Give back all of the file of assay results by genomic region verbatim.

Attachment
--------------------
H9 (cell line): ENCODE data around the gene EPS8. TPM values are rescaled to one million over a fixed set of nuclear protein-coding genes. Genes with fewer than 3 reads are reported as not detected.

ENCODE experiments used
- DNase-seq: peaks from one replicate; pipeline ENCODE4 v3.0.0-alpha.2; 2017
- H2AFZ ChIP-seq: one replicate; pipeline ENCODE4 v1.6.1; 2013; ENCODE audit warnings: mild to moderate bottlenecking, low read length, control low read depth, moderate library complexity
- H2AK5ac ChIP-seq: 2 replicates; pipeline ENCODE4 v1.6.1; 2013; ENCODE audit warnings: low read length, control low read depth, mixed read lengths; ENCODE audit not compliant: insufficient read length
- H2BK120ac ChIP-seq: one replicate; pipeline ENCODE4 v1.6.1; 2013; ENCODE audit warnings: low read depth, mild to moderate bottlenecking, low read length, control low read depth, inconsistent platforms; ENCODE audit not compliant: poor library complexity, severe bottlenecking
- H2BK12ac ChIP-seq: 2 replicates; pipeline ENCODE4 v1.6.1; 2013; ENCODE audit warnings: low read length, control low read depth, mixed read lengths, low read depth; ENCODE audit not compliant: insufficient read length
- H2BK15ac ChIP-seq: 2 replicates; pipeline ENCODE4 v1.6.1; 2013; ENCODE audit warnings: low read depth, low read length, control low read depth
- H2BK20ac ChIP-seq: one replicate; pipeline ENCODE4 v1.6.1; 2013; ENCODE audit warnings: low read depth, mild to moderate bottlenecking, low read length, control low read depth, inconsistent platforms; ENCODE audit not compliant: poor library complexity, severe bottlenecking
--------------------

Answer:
H9 (cell line): ENCODE data around the gene EPS8. TPM values are rescaled to one million over a fixed set of nuclear protein-coding genes. Genes with fewer than 3 reads are reported as not detected.

ENCODE experiments used
- DNase-seq: peaks from one replicate; pipeline ENCODE4 v3.0.0-alpha.2; 2017
- H2AFZ ChIP-seq: one replicate; pipeline ENCODE4 v1.6.1; 2013; ENCODE audit warnings: mild to moderate bottlenecking, low read length, control low read depth, moderate library complexity
- H2AK5ac ChIP-seq: 2 replicates; pipeline ENCODE4 v1.6.1; 2013; ENCODE audit warnings: low read length, control low read depth, mixed read lengths; ENCODE audit not compliant: insufficient read length
- H2BK120ac ChIP-seq: one replicate; pipeline ENCODE4 v1.6.1; 2013; ENCODE audit warnings: low read depth, mild to moderate bottlenecking, low read length, control low read depth, inconsistent platforms; ENCODE audit not compliant: poor library complexity, severe bottlenecking
- H2BK12ac ChIP-seq: 2 replicates; pipeline ENCODE4 v1.6.1; 2013; ENCODE audit warnings: low read length, control low read depth, mixed read lengths, low read depth; ENCODE audit not compliant: insufficient read length
- H2BK15ac ChIP-seq: 2 replicates; pipeline ENCODE4 v1.6.1; 2013; ENCODE audit warnings: low read depth, low read length, control low read depth
- H2BK20ac ChIP-seq: one replicate; pipeline ENCODE4 v1.6.1; 2013; ENCODE audit warnings: low read depth, mild to moderate bottlenecking, low read length, control low read depth, inconsistent platforms; ENCODE audit not compliant: poor library complexity, severe bottlenecking